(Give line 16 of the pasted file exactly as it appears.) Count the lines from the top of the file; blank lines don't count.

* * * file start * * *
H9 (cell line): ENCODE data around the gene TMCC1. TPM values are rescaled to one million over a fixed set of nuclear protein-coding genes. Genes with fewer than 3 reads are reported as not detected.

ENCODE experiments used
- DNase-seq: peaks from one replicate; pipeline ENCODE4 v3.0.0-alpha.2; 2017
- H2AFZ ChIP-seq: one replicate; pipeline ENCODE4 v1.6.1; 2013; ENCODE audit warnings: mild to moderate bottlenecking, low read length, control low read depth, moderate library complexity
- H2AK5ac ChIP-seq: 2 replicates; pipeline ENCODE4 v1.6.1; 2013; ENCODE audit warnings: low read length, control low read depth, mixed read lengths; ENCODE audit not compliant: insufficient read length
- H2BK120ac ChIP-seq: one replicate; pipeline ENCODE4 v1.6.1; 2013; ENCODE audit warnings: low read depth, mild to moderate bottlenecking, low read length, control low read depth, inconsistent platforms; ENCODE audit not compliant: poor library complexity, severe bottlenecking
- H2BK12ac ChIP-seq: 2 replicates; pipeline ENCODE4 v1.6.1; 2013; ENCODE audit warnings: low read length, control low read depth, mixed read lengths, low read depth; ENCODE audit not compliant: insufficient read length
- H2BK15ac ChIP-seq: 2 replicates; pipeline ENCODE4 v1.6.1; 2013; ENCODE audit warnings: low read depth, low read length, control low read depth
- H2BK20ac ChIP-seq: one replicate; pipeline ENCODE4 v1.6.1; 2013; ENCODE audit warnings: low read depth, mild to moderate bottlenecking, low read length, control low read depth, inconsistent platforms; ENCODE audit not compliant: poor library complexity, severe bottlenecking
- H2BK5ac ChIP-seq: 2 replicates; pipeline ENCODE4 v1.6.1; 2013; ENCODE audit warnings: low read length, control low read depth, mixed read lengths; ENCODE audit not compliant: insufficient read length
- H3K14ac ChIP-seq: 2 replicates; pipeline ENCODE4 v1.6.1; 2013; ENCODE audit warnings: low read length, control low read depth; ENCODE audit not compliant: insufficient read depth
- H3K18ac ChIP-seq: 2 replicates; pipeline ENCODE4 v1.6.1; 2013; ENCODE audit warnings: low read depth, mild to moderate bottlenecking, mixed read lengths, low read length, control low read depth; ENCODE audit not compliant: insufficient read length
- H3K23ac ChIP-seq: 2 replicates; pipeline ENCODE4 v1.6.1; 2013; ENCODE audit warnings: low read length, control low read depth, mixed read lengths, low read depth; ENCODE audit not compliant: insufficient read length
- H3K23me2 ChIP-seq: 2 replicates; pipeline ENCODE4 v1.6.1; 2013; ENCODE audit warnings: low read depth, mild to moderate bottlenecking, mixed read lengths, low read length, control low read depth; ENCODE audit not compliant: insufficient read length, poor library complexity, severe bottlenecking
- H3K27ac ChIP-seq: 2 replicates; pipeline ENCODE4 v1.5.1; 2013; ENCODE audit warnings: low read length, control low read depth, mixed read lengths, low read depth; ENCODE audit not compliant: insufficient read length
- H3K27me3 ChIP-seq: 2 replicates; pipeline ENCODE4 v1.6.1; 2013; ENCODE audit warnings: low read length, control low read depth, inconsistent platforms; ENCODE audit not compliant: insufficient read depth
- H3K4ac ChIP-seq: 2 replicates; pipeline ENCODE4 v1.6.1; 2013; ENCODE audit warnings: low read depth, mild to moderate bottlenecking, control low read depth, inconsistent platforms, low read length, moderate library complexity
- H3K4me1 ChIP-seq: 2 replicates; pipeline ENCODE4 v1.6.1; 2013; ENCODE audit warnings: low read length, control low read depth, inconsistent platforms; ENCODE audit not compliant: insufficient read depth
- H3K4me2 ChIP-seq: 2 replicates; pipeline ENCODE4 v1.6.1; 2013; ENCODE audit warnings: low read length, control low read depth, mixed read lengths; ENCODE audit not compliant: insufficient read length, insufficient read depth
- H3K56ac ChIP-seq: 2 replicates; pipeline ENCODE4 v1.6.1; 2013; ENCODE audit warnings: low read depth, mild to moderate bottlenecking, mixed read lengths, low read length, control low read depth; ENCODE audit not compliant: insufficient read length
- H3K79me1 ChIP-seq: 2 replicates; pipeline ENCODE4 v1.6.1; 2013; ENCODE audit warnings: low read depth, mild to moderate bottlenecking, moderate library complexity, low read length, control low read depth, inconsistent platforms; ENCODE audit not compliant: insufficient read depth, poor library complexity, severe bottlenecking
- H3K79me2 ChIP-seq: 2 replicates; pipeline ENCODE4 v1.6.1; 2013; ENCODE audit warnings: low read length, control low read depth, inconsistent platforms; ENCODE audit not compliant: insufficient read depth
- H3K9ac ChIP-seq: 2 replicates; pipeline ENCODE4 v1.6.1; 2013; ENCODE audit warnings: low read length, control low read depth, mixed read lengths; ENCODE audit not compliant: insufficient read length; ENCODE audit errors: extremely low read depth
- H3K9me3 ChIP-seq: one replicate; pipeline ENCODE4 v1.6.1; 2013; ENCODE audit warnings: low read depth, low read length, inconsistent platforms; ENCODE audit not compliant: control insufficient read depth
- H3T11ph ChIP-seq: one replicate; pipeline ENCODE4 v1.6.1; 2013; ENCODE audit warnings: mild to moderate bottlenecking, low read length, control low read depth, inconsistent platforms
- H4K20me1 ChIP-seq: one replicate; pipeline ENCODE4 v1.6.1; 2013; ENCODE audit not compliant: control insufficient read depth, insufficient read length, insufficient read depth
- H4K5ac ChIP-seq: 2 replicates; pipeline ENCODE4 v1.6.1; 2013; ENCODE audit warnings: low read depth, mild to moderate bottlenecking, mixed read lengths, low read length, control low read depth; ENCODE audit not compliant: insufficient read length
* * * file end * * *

- H3K27me3 ChIP-seq: 2 replicates; pipeline ENCODE4 v1.6.1; 2013; ENCODE audit warnings: low read length, control low read depth, inconsistent platforms; ENCODE audit not compliant: insufficient read depth